A church in North Somerset that didn't usually open their doors for private prayer before the Coronavirus pandemic is now doing so.
Clevedon Baptist Church has set up what they call a 'Hope Space' in collaboration with charities Hope Together UK and 24/7 Prayer in Clevedon.
The aim is to provide a spiritually and physically safe space for people to reflect and pray seven days a week.
Senior minister of the church Antony Wareham told Premier: "We are located right in the town centre right, so as the shops opened up, it was a symbol that the church, although we had been very much alive and doing things over recent months, was also opening its doors.
"We have a really strong connection with our local community, so it's one way we could reconnect with our local community and be available for people to come in if they want to."
The 'Hope Space' has been well-received by the community so far with people visiting who haven't been to the church before.
"I do think for people who are not used to coming to church regularly, especially after quite traumatic weeks some people have been going through, to be able to step back into a church building may be helpful," Wareham said.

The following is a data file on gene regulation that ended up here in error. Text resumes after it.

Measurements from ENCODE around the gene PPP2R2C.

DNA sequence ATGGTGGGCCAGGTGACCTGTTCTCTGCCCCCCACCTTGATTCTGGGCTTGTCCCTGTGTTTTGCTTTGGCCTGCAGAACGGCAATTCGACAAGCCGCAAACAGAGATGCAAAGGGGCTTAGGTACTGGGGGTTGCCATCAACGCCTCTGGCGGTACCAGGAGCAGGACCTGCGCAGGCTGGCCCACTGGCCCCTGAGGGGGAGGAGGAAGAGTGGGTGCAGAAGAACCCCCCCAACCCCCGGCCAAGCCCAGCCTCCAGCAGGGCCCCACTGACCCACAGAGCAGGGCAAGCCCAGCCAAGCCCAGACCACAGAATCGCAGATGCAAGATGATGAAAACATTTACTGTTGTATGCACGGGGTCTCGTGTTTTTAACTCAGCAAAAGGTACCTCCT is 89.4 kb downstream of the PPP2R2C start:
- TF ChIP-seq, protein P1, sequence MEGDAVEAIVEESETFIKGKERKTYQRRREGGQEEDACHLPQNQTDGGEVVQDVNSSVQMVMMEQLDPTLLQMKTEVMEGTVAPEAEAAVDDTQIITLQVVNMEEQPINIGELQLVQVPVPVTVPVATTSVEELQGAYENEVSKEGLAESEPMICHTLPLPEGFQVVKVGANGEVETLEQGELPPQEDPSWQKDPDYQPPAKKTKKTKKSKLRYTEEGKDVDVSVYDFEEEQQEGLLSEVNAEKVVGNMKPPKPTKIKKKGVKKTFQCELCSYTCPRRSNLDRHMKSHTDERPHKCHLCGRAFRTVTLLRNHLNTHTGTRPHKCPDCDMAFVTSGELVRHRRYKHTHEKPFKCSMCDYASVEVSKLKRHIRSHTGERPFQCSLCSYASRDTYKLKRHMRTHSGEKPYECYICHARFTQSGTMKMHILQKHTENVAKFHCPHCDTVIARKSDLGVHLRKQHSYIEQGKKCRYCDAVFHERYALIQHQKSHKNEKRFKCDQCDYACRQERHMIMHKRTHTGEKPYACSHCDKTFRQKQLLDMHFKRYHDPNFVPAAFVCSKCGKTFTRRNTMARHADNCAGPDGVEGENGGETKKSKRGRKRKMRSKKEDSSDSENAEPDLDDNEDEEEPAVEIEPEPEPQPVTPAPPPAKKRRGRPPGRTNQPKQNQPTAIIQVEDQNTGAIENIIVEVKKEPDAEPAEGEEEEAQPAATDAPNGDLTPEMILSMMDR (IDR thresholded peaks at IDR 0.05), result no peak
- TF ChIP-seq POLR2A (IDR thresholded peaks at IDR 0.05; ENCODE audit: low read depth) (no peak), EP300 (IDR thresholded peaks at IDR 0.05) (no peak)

Elsewhere across England, churches that traditionally have private prayer are celebrating finally being able to allow people in after the government gave permission on 13th June.
Dr Martin Warner, Bishop of Chichester wrote a letter to local MPs two weeks ago asking for this next stage to be allowed and is delighted that the country has arrived at this point.
He told Premier that although Christians can pray anywhere, there is something special about being able to pray in the house of God, even if coronavirus guidelines such as social distancing and using hand sanitiser are in place.
"It is unusual, but on the other hand it is familiar space," Bishop Martin said.
"You know, this is still the church. This is where the altar is. This is where the lectern is from which the word of God is proclaimed. This is where the holy space where we have been familiar with worshiping God still exists. And it's a space which speaks to us about prayer across centuries.
"And so all of those things reassure us that in the lockdown we have not lost our roots and origins as a Christian people, and the place where which we think of as the house of God, the house of the church is still is still there."
The earliest churches in England can open for communal worship is 4th July.
Listen to Premier's interview with Bishop Martin Warner here:
Listen to Premier's interview with Antony Wareham and his wife Jo here: